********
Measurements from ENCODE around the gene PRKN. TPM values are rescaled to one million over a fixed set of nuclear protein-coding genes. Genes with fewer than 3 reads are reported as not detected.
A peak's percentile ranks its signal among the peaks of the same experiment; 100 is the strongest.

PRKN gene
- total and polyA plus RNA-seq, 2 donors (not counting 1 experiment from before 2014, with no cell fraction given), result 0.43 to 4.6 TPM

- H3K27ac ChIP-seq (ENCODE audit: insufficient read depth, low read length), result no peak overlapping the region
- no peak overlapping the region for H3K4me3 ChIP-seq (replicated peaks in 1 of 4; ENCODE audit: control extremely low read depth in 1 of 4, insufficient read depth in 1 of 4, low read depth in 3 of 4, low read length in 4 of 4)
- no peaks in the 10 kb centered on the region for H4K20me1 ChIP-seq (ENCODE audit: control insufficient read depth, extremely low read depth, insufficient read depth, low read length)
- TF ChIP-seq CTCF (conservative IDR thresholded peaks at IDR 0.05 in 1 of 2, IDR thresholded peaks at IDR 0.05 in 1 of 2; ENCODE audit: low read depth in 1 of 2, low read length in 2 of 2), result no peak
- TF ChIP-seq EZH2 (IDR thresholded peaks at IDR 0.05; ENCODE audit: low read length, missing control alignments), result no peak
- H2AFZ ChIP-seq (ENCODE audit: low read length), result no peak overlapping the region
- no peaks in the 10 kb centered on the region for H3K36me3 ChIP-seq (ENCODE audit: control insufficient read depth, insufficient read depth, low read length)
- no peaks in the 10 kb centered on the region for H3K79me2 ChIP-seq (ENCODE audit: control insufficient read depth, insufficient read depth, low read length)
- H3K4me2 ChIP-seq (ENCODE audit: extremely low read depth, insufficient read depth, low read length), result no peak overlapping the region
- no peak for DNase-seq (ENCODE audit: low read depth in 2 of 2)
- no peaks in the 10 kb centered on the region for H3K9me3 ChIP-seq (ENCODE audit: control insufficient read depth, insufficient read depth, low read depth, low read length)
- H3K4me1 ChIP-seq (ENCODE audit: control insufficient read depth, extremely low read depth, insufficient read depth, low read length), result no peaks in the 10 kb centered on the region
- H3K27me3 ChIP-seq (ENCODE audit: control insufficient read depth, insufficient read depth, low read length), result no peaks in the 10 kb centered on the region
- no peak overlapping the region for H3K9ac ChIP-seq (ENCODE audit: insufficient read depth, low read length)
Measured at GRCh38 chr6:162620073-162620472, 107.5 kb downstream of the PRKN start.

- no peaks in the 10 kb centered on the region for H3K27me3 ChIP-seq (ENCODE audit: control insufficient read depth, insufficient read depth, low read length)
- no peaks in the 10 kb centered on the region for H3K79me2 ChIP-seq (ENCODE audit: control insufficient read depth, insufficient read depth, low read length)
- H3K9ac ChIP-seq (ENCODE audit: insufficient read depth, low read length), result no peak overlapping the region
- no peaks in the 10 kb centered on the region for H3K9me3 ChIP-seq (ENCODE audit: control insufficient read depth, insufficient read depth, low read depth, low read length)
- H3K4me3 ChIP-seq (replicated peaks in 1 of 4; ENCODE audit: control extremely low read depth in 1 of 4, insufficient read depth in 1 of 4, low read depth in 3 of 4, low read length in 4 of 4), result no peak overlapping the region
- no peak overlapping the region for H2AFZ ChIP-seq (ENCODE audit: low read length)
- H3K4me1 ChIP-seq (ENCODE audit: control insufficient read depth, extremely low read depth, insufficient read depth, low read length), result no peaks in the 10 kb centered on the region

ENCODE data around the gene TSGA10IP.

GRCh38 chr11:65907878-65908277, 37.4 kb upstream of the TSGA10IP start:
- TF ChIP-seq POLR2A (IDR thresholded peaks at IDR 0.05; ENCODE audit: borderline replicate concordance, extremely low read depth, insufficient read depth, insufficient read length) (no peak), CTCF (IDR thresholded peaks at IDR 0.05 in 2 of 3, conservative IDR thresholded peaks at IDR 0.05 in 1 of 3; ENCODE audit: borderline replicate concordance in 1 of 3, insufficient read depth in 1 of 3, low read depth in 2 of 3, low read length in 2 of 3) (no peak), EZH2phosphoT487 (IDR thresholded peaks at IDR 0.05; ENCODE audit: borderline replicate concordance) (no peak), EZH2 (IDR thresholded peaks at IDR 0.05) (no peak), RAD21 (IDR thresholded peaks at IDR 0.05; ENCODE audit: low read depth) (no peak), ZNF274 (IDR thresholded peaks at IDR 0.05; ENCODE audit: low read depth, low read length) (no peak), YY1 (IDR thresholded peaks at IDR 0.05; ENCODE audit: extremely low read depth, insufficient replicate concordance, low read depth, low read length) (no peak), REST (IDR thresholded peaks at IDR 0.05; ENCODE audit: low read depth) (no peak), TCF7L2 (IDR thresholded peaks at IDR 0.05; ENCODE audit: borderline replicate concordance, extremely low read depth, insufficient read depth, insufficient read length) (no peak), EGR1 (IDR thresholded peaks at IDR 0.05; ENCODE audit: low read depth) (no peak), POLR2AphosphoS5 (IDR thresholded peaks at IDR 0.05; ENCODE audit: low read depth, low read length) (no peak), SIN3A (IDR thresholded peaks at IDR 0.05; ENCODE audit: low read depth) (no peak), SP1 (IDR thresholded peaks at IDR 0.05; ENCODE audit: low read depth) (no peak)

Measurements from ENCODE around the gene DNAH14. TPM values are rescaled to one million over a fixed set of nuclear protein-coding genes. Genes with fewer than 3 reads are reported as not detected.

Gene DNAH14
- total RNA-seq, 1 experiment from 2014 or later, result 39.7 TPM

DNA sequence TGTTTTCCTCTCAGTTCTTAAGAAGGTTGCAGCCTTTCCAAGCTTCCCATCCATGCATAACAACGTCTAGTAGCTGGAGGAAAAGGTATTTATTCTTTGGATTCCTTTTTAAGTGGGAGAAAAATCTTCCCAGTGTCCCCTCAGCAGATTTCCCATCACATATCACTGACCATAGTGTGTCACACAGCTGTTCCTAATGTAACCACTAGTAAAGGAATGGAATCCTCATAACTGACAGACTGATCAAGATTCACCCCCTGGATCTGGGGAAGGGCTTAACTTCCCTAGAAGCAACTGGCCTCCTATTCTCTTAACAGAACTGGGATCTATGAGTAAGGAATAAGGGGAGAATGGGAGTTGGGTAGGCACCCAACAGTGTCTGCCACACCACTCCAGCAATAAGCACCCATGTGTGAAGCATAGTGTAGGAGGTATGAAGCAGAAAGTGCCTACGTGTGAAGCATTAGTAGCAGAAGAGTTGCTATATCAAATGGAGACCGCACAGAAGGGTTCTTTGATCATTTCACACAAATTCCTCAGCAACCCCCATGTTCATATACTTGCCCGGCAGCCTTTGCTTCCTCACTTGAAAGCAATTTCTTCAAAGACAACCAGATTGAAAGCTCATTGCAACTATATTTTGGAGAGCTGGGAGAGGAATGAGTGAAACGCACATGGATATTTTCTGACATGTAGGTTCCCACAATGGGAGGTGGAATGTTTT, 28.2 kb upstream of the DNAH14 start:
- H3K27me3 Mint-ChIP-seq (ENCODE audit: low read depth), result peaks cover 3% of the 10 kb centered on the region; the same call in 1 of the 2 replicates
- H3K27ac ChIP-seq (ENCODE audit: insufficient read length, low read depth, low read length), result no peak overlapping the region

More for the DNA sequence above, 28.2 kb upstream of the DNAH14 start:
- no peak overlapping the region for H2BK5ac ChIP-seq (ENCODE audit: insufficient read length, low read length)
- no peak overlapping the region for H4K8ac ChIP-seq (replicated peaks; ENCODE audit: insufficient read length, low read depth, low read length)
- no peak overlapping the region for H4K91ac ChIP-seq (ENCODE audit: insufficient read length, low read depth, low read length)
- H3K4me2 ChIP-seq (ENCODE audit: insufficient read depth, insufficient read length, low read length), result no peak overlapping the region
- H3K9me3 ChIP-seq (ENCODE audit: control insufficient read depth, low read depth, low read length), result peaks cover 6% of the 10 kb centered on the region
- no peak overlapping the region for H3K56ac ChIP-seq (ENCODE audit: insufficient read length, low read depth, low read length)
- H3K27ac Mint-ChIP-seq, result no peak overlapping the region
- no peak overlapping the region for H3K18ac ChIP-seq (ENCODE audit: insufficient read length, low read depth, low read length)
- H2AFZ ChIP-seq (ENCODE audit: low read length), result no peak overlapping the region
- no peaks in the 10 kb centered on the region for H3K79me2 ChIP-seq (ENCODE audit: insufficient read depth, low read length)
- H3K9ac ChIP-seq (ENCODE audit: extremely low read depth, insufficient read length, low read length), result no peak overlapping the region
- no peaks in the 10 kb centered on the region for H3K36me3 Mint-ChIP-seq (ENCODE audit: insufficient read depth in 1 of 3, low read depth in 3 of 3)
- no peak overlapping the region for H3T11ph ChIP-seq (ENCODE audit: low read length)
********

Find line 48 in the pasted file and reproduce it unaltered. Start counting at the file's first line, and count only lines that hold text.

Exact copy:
- no peaks in the 10 kb centered on the region for H3K36me3 Mint-ChIP-seq (ENCODE audit: insufficient read depth in 1 of 3, low read depth in 3 of 3)